1. Ecommerce email receipts

Email receipts are a virtual goldmine of sales and revenue: Receipts get an average open rate of 70.9%, compared with the ecommerce average of 17.9%, Conversion reports. That means that they’re the perfect place to make an offer and encourage your customers to take other kinds of action.

How to set up ecommerce email receipts

Optimizing your email receipts is relatively straightforward. Take your default email receipts with pertinent information, such as a transaction number, name/photo of the purchased product(s), shipping details, how to contact support, and payment information. Then add the extra stuff, like product recommendations, and links to your social media profiles.

  1. Re-engagement email series

Over time, your subscribers may start to ignore your emails. A re-engagement, or “win-back”, automated email campaign can reignite interest. One Return Path study found that nearly half of users who receive these emails will open and engage with subsequent ones.

How to set up a re-engagement email series

While there are a few ways to run automated email campaigns like this, there are some fundamentals to remember:

  • Begin with a reminder.
  • Follow up with an amazing offer.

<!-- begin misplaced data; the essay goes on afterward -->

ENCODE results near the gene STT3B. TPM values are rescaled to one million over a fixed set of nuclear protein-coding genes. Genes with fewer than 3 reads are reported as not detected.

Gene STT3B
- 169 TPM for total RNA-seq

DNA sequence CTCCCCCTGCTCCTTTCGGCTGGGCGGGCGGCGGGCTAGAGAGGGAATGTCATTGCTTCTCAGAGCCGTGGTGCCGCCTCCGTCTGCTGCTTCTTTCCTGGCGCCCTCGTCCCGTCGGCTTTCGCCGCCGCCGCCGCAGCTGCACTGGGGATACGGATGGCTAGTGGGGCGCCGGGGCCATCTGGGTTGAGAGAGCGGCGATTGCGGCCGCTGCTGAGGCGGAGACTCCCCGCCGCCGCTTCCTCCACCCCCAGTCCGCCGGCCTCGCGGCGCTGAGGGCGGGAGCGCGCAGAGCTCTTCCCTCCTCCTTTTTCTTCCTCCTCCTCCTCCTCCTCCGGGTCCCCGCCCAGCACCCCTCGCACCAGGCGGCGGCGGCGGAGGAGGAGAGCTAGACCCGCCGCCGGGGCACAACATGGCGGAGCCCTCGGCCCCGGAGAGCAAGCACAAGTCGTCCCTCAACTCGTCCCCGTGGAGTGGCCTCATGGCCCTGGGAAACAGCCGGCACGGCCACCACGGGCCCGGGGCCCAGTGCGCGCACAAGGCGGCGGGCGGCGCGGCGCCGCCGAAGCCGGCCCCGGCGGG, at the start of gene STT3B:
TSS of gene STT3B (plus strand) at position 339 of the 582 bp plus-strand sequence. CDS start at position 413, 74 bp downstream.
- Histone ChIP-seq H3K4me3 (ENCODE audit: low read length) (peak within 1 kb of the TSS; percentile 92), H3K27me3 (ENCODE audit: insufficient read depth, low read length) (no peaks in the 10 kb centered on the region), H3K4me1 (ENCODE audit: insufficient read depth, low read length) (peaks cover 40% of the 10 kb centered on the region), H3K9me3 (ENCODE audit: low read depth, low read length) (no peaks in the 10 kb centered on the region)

• Inform subscribers that you’re going to delete or unsubscribe them soon.
  • Unsubscribe inactive users.


Email 1: Meaningful discount

If subscribers haven’t responded to our first email sequence, introduce a meaningful discount paired with a compelling message to make a return visit. How big of an offer can you make? It could be a discount, free gift with purchase or even product bundle. Keep your margins in mind, but if there’s a time to offer a steeper discount than usual, that time is now.

You want to use something that’s going to push customers to your site to buy. Be willing to lose money on this sale; once customers are reengaged, they’ll spend more money with you in the future.

Email 2: Removal from list

Kindly inform subscribers that they’ll be deleted if they don’t respond or make a purchase. Give them a specific date or period of time to take action so they don’t put it off for later. This is a good place to remind customers about the offer you made in the last email.

Email 3: Unsubscribe

If they haven’t responded, follow through with your word and unsubscribe users. You’ll also want to let them know that they’ve been unsubscribed, in case they missed the first email or didn’t have a chance to respond. Include a link where they can easily resubscribe to your email list or adjust their email preferences. This is also a good time to give a final reminder of your offer.

Email marketing automation best practices

Mind your “from” name and email

Choose an effective subject line

Use the preheader text

Keep it focused

Remember mobile


Mind your “from” name and email

The name in the “from” field of the email is what shows up in inboxes. Here, you want to use something that’s familiar to subscribers. In many cases, you’ll want to use your brand or company name, like following here: